Aram is a name of both places and persons. As a place name it refers usually to Aram‐Damascus (Map 1:Z2), a powerful Aramean state in southern Syria during the early first millennium BCE (See Damascus). Aram also designates other contemporary Aramean states along the northern border of Israel, including Aram‐zobah northeast of the Anti‐lebanon mountains (2 Sam. 8.3; Ps. 60.0) and Aram‐maachah in the upper Jordan valley (1 Chron. 19.6). Some English translations follow the Septuagint and put “Syria” or “Syrian” where the Hebrew text has “Aram” (place) or “Arami” (person of Aram, an Aramean). The Greek words, however, are not precise equivalents of the Hebrew (See Syria).
As a personal name, Aram is one of the five sons of Shem and the eponymous ancestor of the Arameans (Gen. 10.22–23). Genesis 22.20–21 identifies another Aram as son of Kemuel and grandson of Nahor, brother of the patriarch Abraham. Abraham's son Isaac married a granddaughter of Nahor who was sister to Laban “the Aramean” (Gen. 25.20). Abraham's grandson Jacob wed Rachel and Leah, both daughters of this same Laban (Gen. 28–31). These and other accounts in Genesis that associate the ancestors of Israel with people and places in the upper Euphrates region (Aram‐naharaim, translated “Mesopotamia,” Gen. 24.10; or Paddan‐aram, Gen. 28.2) suggest a close relationship between the Israelite ancestors and the Arameans (Deut. 26.5).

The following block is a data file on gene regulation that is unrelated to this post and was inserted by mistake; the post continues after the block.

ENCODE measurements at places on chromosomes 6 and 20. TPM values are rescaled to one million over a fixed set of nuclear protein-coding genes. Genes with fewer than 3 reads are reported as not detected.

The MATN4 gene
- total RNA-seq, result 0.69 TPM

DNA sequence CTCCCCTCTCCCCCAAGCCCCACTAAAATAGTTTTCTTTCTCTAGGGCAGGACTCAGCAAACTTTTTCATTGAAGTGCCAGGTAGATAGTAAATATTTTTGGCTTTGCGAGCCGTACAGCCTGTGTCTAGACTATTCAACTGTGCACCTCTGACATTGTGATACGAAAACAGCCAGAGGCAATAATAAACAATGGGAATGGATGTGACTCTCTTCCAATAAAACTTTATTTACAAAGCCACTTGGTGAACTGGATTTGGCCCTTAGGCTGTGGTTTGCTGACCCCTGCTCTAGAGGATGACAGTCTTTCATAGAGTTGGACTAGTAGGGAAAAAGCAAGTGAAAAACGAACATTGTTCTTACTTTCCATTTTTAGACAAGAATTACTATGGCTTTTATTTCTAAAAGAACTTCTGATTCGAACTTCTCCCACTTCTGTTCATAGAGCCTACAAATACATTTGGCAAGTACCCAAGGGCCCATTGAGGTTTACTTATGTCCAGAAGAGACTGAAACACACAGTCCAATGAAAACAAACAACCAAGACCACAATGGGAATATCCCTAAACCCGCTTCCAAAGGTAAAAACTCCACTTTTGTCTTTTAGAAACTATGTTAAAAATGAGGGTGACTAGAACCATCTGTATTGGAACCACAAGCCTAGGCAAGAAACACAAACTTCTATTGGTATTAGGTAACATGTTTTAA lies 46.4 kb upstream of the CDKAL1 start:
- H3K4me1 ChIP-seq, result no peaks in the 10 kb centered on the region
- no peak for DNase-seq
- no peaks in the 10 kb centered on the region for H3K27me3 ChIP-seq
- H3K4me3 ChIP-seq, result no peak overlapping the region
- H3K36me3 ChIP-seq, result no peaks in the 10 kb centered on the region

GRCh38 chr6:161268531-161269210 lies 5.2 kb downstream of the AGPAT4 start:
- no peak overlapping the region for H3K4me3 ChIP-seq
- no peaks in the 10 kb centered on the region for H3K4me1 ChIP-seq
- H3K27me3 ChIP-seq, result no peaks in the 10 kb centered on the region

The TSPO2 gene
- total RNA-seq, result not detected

Outside the Bible, Aram is mentioned in a cuneiform inscription of Naram‐Sin of Akkad (ca. 2300 BCE) as a place along the upper Euphrates. Cuneiform texts from Drehem in southern Mesopotamia also name Aram as a city in the upper Euphrates region ca. 2000 BCE. Annals of the Assyrian king Tiglath‐pileser I speak of punitive campaigns in his fourth year of reign (1112 BCE) against nomadic Ahlamu‐Arameans who reached as far west as Tadmor (Palmyra in Syria) and the Lebanon mountains.
In the reign of David (tenth century BCE), Aram‐Zobah ruled southern Syria but was eventually defeated by the Israelite king (2 Sam. 8.3–12). Aram‐Damascus assumed control of southern Syria during the reign of Solomon (1 Kings 11.23–25) and was a recurrent opponent of Israel throughout ninth–eighth centuries BCE, although it was also sometimes Israel's ally against the Assyrians (1 Kings 22.1). Aram‐Damascus and the other Aramean cities of Syria were ultimately destroyed by the Assyrians in the late eighth century BCE (Amos 1.3–5; Isa. 17.1–3; Jer. 49.23–27).
In both biblical and extrabiblical sources, Aram denotes lands occupied by speakers of Aramaic, a Northwest Semitic language related to Hebrew and Phoenician that was widely spoken in Syria in the first millennium BCE. Aramaic language and script survived the destruction of the Aramean states in Syria. Aramaic became the lingua franca of Persian empire, and dialects of Aramaic continued to be widely spoken in Palestine and Syria into the Roman period (see Mark 5.41).
Joseph A. Greene